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Einkorn – Basic Wholemeal Bread with Added Onions and Cheese




So, this is my next attempt to bake an Einkorn bread.

Seeing that I have managed to * run * from baking breads from scratch so far in my life, I thankfully do not have to unlearn too much in terms of the characteristics of Einkorn, in comparison to modern wheat.

Apparently Einkorn behaves very differently to modern wheat in the preparing and baking process. For starters, Einkorn does not like to be over processed and kneaded.

This recipe I like to share with people who are, like me, beginner bakers, and would like a relatively quick and simple every-day bread.

This bread is quite dense and slightly heavy.

I just added some onions and Parmesan cheese, which totally optional!

Here are the ingredients:




  • 1 cup (230ml) of quite warm water (I used half a cup of water and half a cup of milk)
  • 2 tsp of active dry yeast (I used one sachet)
  • 1/2 TB of brown sugar or honey … next time I will try only 1tsp of brown sugar
  • 2 TB extra virgin olive oil – I used rice bran oil
  • 3 1/2 cups (440g) of wholemeal Einkorn flour





    Warm up the water, or water and milk, stir in the honey or brown sugar, the sprinkle into it the dry yeast. The yeast will need a little sugar to feed on.

    Leave it for minimum 10 minutes, I left it for nearly half an hour, till it gets to foam or froth. That is actually quite important.


    If you are adding the onions and the cheese, I suggest you do that whilst the yeast is busy foaming. I gently fried finely chopped onions with a teaspoon full of mixed herbs and allowed the onions to caramelize.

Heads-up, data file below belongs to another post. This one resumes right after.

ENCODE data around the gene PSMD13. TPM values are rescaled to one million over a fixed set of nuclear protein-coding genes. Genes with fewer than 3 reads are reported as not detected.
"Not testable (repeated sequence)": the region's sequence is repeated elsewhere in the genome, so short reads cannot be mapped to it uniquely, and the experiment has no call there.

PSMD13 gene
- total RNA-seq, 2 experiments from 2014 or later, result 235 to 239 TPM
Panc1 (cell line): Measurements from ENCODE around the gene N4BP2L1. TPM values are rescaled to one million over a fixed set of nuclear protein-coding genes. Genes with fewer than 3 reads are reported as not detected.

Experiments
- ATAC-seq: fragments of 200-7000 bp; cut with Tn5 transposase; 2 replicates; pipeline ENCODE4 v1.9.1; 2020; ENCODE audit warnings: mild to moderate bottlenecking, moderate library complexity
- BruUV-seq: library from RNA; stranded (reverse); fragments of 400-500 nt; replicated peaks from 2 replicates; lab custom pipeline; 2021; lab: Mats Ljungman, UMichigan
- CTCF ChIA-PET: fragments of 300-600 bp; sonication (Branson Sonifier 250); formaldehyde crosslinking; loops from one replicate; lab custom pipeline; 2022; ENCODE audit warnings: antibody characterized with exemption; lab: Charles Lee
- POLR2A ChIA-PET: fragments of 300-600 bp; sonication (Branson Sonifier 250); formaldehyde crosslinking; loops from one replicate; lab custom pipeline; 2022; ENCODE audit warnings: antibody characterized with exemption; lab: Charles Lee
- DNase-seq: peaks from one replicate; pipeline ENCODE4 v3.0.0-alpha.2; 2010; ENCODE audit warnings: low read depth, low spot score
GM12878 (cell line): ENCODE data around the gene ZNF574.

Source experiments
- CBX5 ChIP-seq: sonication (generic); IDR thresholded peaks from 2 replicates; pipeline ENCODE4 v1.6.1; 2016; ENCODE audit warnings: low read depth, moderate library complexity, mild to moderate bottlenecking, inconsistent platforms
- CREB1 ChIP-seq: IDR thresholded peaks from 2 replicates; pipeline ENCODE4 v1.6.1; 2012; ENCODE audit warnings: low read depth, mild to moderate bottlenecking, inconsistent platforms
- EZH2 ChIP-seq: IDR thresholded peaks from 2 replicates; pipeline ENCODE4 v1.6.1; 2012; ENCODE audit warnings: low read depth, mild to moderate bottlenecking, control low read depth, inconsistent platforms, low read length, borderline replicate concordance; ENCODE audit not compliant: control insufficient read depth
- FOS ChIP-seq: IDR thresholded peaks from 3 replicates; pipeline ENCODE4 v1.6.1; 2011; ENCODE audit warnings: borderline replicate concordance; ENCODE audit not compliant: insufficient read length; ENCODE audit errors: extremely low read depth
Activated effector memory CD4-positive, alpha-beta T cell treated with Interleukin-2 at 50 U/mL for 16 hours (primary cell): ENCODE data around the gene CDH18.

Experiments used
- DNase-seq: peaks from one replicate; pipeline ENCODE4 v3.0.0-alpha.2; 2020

With a vegetable peeler I shaved off some Parmesan cheese to be all added to to the mix


    Then gradually mix in the flour and the salt and the caramelized onions and cheese, if you choose to add that.


    Gently bring everything into a dough mixture with your hands. Don’t use mixing machines. Einkorn does not like to be overworked, so stop “kneading” once the flour has been combined with the wet ingredients.

    Einkorn tends to be sticky, so don’t be tempted to add more flour to make it feel like conventional modern wheat dough.


    Cover the dough with a towel, and let it rest and double in size. You can quite happily leave it at a warm place for a couple of hours.


    Line your bread tin with baking / parchment paper, or grease it. I like using non-stick loaf tin liners.

    Preheat the oven to 190’C.

    Cover the bread with a cloth, and allow it to rest for another 30 minutes, it will rise again a bit.

    Then, with the cloth removed, place the the bread into the centre of the oven, and bake it for 35-40 minutes.

    When done, the bread should have a golden brown crust and sound hollow at the bottom, if you tap it.


    Allow the bread to cool to room temperature before slicing.







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Categories : Blog, Bread, Einkorn

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